There are two ways to go about buying the equipment you need to launch your information consulting business. Your first option is to upgrade your office and equipment as needed. You can get by at first with an inexpensive computer, a few software programs, the least expensive internet access you can find, and the furniture and office supplies you have around the house. From there, you can slowly work up to a DSL line, a super-fast computer and the chair that looks like it came out of the bridge of the Starship Enterprise.
Your second option is to start out spending a bunch of money and be prepared for just about anything. If you have the money, get the best equipment you can right from the start. Why? Upgrading any part of your business will cause downtime--time when you're not doing work that you're billing for. Even switching to a new desk will probably cost you a day of work while you rearrange your office.
Here's a list of the average startup costs for an information consultant who's working from a home office (which is usually the case). Because it's assumed that you'll be starting out from the comfort of your home, this list of expenses does not include office space or equipment for additional employees. The costs shown are estimates based on reasonable expenditures for computer equipment, furniture and the like. For example, if you're buying a $3,500 computer and spending $2,000 for a Chippendale desk and chair, your expenses will be higher. If you're using a computer you already own and an old kitchen table for a desk, your costs will be significantly lower.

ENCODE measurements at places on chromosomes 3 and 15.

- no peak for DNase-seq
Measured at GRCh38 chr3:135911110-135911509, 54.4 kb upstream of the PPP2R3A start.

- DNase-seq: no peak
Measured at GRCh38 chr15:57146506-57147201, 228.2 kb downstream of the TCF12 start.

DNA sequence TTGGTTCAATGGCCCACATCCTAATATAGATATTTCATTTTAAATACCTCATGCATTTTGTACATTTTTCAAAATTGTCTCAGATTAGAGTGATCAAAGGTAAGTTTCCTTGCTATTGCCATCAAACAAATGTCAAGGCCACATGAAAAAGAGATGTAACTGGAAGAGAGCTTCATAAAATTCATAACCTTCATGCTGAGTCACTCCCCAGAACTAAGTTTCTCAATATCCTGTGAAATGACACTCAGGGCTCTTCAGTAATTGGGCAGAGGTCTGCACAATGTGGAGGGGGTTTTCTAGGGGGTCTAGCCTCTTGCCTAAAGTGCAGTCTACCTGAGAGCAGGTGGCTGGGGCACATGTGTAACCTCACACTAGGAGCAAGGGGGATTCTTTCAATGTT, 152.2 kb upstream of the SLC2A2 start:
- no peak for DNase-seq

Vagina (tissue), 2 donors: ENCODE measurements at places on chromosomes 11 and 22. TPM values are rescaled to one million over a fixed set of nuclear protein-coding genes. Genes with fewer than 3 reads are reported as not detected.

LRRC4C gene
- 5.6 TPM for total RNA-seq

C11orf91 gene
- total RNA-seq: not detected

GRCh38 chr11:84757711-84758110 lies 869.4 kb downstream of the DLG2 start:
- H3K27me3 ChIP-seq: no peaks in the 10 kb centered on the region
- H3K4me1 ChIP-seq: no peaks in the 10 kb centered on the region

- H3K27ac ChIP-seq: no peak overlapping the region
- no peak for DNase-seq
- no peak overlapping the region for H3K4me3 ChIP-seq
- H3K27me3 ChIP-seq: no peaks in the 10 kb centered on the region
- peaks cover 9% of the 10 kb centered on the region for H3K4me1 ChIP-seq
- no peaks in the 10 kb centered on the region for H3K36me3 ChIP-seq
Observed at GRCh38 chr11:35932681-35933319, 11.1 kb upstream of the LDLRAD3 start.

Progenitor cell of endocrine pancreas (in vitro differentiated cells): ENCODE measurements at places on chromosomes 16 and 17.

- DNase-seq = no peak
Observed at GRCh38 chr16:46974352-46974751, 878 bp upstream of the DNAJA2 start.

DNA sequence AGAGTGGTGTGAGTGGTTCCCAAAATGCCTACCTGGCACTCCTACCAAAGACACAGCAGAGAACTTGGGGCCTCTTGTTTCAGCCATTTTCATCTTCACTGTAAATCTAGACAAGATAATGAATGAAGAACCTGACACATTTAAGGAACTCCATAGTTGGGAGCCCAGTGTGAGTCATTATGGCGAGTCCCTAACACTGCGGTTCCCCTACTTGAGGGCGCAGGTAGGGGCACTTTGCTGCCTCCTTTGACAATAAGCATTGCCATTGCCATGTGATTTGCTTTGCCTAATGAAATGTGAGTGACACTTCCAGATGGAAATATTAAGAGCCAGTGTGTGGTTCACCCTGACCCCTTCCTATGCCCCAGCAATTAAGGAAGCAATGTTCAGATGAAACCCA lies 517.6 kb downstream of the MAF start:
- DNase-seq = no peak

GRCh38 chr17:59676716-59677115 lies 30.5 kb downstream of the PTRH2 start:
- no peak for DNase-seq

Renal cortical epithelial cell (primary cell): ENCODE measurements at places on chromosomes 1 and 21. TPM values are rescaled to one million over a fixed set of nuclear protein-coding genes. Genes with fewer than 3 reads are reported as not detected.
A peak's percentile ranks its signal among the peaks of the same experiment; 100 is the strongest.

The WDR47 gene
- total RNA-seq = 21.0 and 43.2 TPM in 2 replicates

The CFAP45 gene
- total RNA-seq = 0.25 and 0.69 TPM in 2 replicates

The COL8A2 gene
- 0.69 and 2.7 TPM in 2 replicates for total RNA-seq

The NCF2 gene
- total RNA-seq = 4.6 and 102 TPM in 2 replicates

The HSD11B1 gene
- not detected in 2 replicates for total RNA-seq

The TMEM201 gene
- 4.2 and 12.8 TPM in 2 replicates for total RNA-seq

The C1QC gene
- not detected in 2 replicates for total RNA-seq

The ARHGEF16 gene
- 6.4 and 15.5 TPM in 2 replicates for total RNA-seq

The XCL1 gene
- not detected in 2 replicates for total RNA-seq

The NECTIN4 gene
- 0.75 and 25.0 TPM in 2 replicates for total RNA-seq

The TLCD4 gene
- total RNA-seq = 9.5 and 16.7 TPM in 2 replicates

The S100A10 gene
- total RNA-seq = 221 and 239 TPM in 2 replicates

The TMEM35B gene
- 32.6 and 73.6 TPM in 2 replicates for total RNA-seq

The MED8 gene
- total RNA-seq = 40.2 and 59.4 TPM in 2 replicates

|Phone & Fax Machine||$200|
(Business Cards, Letterhead Stationery)
|Phone Line Installation (Two lines)||$150|
|Other Communication Devices (Cell Phone, Pager)||$100|
(add About 10% of Total)
|Total Startup Costs||$3,410|
The monthly expenses for an information consultant are really pretty minimal when compared to other types of businesses. Assuming you're working at home, expect your electric bill to increase about $25 per month from running your office machines. Your ISP will charge around $25 per month for unlimited web access and e-mail. Throw in paper for your fax machine and consumables for your printer, and you're looking at about another $15 per month. Each phone line will cost you about $25 per month. So without including long-distance phone calls and high-speed internet access, you can expect to pay a little under $200 per month in expenses. With cable modem or DSL access included, it still comes to under $250 per month.
Depending on where your clients and contacts are located, your phone bill can sometimes be a frightening surprise. Keep an eye on it. Send faxes at the least expensive times of day (some fax machines have this feature built in), and bill your clients for any long distance calls you make on their behalf. You may also want to shop around for the least expensive long distance service available in your area. The difference between seven cents a minute and ten cents a minute may seem small, but it really adds up if you spend a lot of time with the phone attached to your ear. Some long distance companies even offer perks like frequent flier miles that can make them even more attractive. You have to take a vacation some time, don't you?